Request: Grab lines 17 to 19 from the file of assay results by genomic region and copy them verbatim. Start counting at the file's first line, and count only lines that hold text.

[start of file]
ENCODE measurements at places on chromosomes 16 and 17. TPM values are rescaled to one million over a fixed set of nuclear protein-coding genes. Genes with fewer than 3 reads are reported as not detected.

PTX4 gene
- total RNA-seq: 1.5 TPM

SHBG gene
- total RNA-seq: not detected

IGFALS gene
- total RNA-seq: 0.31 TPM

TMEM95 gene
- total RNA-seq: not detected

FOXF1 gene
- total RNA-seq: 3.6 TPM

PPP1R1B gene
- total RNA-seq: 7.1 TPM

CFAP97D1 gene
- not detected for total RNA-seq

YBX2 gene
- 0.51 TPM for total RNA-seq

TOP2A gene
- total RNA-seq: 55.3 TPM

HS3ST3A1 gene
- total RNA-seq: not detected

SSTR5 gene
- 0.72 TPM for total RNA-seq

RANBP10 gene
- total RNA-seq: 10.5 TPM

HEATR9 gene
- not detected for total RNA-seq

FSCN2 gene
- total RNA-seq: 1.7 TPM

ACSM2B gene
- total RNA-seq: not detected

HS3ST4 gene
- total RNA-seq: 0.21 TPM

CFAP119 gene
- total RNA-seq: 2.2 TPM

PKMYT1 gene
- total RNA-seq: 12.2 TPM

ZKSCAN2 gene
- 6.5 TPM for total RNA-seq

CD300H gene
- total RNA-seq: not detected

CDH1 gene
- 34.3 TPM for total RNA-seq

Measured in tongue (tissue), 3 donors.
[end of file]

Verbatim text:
- 0.51 TPM for total RNA-seq

TOP2A gene
- total RNA-seq: 55.3 TPM